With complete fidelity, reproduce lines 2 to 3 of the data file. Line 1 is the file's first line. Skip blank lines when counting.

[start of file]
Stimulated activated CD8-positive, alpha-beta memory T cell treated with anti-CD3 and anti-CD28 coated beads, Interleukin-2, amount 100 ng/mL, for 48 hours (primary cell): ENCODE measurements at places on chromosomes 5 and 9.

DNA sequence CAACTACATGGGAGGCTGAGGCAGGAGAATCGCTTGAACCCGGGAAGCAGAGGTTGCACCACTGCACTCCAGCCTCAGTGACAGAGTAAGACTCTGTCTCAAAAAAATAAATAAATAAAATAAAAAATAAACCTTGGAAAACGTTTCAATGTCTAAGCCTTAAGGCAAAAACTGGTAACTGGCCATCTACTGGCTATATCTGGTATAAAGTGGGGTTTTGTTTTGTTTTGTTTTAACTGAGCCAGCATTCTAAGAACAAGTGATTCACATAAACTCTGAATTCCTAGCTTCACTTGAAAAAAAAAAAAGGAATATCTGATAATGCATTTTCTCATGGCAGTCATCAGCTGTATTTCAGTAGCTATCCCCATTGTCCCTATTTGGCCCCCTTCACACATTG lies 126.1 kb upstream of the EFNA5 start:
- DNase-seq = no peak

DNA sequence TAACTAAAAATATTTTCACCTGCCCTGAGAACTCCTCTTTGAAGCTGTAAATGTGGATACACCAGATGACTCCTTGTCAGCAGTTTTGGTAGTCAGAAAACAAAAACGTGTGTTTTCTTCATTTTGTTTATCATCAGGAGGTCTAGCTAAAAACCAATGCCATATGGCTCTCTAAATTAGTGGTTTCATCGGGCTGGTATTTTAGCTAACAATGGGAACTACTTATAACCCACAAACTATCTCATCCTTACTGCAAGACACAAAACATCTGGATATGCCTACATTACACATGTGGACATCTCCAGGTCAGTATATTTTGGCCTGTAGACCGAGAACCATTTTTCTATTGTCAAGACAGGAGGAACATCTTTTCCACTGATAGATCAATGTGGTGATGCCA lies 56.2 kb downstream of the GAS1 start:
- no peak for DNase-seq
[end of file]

DNA sequence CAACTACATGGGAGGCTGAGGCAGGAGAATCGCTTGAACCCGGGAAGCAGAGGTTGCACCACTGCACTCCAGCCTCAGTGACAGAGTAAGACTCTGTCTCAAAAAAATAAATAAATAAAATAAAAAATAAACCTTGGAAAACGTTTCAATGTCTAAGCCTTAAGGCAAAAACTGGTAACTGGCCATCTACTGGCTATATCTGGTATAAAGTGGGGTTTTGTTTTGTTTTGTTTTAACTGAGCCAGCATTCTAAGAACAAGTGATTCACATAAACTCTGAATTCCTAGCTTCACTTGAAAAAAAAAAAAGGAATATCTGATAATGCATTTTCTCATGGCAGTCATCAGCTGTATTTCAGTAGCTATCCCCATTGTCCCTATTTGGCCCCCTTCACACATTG lies 126.1 kb upstream of the EFNA5 start:
- DNase-seq = no peak